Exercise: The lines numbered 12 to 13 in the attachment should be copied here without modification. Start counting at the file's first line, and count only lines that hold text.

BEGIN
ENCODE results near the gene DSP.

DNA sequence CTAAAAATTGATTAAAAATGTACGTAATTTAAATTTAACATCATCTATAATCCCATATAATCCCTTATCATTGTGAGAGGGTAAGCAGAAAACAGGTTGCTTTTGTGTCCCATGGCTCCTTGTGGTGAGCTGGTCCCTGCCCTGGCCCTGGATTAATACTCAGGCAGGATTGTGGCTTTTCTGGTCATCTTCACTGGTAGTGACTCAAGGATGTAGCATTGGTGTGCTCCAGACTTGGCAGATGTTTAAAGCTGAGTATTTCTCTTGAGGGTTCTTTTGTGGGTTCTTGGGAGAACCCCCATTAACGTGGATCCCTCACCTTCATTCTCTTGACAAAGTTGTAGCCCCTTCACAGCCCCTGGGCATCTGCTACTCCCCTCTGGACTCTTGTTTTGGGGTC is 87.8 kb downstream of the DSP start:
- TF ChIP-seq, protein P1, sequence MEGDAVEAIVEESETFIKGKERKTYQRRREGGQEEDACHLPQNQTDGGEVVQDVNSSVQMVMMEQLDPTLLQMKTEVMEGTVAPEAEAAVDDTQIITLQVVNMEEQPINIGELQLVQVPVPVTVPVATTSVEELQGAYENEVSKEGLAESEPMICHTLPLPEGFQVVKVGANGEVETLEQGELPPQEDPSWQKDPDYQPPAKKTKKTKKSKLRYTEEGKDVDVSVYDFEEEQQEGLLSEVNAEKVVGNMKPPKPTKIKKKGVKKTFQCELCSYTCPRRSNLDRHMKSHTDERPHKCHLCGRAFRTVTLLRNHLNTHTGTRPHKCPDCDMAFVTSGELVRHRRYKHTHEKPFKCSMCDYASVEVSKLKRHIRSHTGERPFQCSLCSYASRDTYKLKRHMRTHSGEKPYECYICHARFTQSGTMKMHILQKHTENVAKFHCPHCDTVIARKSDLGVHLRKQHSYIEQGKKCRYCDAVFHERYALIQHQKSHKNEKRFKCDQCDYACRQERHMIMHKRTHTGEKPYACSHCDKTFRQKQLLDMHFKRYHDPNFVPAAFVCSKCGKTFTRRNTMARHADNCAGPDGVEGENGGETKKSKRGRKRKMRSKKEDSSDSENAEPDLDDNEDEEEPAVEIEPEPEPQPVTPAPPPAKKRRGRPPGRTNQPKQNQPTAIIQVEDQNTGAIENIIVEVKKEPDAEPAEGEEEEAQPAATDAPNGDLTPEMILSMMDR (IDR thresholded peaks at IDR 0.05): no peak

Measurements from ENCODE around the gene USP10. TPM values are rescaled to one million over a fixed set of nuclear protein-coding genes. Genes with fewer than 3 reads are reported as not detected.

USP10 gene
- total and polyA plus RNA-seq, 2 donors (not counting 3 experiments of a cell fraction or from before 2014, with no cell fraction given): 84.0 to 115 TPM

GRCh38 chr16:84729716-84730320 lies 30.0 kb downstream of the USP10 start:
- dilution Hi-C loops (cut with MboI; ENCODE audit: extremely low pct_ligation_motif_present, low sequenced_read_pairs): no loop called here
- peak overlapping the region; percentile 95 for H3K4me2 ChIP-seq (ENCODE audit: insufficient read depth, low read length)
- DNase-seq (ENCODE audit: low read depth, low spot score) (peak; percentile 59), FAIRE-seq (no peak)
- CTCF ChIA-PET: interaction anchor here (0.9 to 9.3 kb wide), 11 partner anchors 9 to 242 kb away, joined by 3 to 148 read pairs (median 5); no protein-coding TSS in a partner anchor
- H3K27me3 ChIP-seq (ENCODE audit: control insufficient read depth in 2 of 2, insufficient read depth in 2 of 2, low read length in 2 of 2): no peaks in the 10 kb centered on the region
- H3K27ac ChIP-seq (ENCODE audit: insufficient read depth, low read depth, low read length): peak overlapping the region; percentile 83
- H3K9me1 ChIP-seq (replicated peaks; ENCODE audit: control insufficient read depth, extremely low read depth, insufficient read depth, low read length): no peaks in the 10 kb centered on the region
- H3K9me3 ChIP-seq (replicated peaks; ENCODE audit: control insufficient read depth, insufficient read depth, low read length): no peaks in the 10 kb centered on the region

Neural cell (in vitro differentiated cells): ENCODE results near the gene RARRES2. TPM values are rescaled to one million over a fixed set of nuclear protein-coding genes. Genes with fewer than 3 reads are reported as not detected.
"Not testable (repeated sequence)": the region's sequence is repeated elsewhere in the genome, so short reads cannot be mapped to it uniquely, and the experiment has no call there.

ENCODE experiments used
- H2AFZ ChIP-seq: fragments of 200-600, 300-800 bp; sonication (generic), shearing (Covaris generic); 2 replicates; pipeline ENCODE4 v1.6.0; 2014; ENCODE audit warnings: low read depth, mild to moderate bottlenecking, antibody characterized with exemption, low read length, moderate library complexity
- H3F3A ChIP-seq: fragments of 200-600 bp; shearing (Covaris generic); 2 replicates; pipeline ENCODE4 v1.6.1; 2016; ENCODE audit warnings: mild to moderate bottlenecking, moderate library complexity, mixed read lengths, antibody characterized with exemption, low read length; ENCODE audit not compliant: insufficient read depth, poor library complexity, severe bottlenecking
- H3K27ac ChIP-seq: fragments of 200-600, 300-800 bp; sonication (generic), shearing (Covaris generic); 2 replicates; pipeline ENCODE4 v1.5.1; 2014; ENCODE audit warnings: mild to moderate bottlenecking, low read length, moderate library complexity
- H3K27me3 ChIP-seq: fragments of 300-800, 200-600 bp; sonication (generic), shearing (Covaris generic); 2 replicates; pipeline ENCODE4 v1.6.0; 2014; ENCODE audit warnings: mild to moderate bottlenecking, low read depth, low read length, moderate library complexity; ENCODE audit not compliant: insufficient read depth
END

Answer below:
- H3K27me3 ChIP-seq (ENCODE audit: control insufficient read depth in 2 of 2, insufficient read depth in 2 of 2, low read length in 2 of 2): no peaks in the 10 kb centered on the region
- H3K27ac ChIP-seq (ENCODE audit: insufficient read depth, low read depth, low read length): peak overlapping the region; percentile 83